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Bankers: I told you so

Here’s the share price reaction as I type to Barclays being fined £290 million by the US and UK authorities [1] for trying to improperly influence the LIBOR market [2]:


The shares are down 11% so far today.

Barclays is not alone in being investigated by the regulators – it’s just the first to be fined. More fines for other banks [4] seem likely to follow, as well as lawsuits.

The FSA findings [5] that led to Barclays’ fine make grimly comic reading:

For example, on 26 October 2006, an external trader made a request for a lower three month US dollar LIBOR submission. The external trader stated in an email to Trader G at Barclays “If it comes in unchanged I’m a dead man”.

Trader G responded that he would “have a chat”.

Barclays’ submission on that day for three month US dollar LIBOR was half a basis point lower than the day before, rather than being unchanged.

The external trader thanked Trader G for Barclays’ LIBOR submission later that day: “Dude. I owe you big time! Come over one day after work and I’m opening a bottle of Bollinger”.

This sort of thing [6] shouldn’t come as a surprise to long-term Monevator readers. I was highlighting the unfair profits and prominence afforded to bankers from the earliest days [7] of the financial crisis.

But it’s easy to forget how hallowed their reputation was in the pre-crisis days.

Most free market advocates (of which I am one) assumed that if banks were making super-sized profits, it must be because of super-sized intellects, operations, social utility, and so forth – as opposed to super-sized leverage that ultimately blew-up the US housing market, and super-sized bets that paid off at bonus time for an individual prop trader, but where the risks were carried by bank shareholders, and ultimately by taxpayers.

The scales having fallen from most people’s eyes since those days, though each fresh revelation seems to come as a surprise to some investors – and to other bankers, who typically say their firm is one of the good guys, ironically often shortly before uncovering skeletons in their own closet.

The deification and subsequent grilling of JP Morgan’s Jamie Dimon [8] springs to mind. His time as a financial saint came to an end when a $2 billion hedge at his bank blew up, leading some to conclude it wasn’t really a hedge, but just another speculative bet gone wrong.

I happen to rate Dimon, and I don’t think all bankers should be tarred with the same moral brush – these specific LIBOR allegations being waged against Barclays and certain other banks seem to me to be in a whole other class of bad to the usual charge of banker greed and recklessness.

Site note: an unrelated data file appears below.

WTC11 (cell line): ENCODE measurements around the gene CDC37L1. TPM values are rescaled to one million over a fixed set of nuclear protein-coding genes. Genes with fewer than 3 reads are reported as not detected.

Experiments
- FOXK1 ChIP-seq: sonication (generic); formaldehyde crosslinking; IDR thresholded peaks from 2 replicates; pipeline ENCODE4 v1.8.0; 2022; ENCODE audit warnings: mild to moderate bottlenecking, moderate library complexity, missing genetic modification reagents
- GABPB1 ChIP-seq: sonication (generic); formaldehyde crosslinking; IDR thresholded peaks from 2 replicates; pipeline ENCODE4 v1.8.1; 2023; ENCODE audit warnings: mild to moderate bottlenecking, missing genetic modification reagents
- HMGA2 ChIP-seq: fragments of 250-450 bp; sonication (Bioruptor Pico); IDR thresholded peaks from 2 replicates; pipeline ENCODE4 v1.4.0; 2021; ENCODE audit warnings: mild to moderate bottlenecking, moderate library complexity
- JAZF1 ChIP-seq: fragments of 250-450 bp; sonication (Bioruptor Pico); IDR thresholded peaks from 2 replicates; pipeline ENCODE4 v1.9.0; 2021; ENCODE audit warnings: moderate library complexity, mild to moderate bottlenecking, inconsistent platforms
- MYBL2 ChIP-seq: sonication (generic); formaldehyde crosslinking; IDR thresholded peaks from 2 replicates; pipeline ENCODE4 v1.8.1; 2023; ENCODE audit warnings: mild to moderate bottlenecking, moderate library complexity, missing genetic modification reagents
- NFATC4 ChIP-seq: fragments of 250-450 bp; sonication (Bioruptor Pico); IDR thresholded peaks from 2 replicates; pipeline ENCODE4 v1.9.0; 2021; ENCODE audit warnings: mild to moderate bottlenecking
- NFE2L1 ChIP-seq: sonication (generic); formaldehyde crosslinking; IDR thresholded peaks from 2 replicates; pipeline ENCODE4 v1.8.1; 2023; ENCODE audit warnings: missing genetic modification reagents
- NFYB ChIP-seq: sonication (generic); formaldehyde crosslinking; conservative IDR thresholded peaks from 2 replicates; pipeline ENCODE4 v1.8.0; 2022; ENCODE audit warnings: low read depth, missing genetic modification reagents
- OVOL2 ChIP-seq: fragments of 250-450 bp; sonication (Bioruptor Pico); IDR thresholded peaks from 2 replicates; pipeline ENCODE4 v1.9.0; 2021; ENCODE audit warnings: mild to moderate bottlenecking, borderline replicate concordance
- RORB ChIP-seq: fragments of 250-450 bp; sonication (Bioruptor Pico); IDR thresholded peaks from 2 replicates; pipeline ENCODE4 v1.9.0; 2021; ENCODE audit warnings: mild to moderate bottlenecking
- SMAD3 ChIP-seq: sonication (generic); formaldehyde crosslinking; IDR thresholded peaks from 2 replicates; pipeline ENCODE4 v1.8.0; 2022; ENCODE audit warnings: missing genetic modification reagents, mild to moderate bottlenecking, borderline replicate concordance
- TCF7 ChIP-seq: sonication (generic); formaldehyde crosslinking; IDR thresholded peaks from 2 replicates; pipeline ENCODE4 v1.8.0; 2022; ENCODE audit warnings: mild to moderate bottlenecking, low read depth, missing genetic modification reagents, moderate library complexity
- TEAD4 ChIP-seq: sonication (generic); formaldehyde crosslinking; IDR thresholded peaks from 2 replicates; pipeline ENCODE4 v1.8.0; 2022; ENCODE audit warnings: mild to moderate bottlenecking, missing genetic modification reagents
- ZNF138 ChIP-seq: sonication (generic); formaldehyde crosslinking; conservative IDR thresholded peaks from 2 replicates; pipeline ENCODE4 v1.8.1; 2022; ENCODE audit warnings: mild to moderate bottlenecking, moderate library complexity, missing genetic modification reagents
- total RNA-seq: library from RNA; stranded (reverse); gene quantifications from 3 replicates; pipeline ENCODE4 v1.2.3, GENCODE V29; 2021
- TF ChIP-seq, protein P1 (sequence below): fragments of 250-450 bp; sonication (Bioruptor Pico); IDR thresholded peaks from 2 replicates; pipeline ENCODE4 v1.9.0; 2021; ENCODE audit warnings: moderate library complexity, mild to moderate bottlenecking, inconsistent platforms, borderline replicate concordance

Nevertheless, being the best captain – or a hard-working deckhand – in a fleet of rotten ships doesn’t stop the fleet from taking on water and sinking.

I have long maintained:

Bankers’ bonuses: First up against the wall?

Some readers may be nodding along at this point. But from experience, I know I’ve also lost the nods of many of you.

A good proportion of you work in the City, my web server records tell me, as indeed do some of my friends for that matter.

So be it. I think increasing income inequality is at the heart of today’s worrying loss of faith in capitalism – even if the typical dinner party agitator claims to be motivated by the lot of NHS workers or rural Indians, as opposed to their own pay check.

And income inequality is a dangerous topic even among supporters of capitalism.

Long before I began blogging, I used to point out how in my opinion bankers were grossly over-valued and overpaid.

Sadly, only card-carrying socialists agreed with me. My friends on the right – and other investors I spoke to – said the market was extremely efficient, and I simply didn’t understand the good that bankers were doing.

But I kept up the case on Monevator. For example, in March 2008 [7], I wrote:

I’m also angry that capitalism, which I believe is the best system we’ve got for growing prosperity, must seemingly go hand-in-hand with being held hostage to a termite-like financial sector that ceaselessly looks to make a fast buck before adding value, and that remains so loftily disdainful of any suggestion that it might be required to take its own medicine.

Then the second leg of the financial crisis hit, Lehman’s collapsed, and old-style investment banking was wiped away at a stroke.

At last the game was up for bankers!

But it wasn’t. After three months penance – which pretty much amounted to cancelling the Christmas 2008 parties and losing some dead wood – bankers were back, raking in their bonuses, or beginning to shift how they received their ‘compensation’ (the amusing US term for salary, suggesting some token gifts given to saintly bankers for forcing them to grubby their hands with a job).

Bonuses guaranteed

As late as December 2009 I still hadn’t grasped I was flogging a dead horse, writing [11]: